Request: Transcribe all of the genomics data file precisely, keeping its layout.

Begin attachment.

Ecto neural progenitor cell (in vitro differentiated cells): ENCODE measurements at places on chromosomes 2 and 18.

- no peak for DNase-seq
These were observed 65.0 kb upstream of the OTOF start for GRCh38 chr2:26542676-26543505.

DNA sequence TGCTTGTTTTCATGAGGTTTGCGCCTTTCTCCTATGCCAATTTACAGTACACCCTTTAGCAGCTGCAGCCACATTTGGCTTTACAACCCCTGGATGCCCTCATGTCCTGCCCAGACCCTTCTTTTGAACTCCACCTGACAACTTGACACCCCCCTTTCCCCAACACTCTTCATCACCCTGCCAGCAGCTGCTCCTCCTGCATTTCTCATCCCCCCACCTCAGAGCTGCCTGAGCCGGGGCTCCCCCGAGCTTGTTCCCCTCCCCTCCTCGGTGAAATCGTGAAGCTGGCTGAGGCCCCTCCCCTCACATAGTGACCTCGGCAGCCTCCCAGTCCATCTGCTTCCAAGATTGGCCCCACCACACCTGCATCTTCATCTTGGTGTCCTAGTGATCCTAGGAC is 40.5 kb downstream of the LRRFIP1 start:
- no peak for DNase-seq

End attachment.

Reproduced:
Ecto neural progenitor cell (in vitro differentiated cells): ENCODE measurements at places on chromosomes 2 and 18.

- no peak for DNase-seq
These were observed 65.0 kb upstream of the OTOF start for GRCh38 chr2:26542676-26543505.

DNA sequence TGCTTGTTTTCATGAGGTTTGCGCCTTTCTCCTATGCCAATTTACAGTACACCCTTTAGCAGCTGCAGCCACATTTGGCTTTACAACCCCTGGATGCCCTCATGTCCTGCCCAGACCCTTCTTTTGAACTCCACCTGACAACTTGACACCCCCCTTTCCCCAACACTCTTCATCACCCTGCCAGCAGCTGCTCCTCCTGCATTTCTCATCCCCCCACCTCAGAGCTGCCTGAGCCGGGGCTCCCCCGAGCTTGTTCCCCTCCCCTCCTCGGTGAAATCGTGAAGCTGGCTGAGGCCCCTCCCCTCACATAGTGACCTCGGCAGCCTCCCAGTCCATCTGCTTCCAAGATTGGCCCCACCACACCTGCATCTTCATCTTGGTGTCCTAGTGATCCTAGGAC is 40.5 kb downstream of the LRRFIP1 start:
- no peak for DNase-seq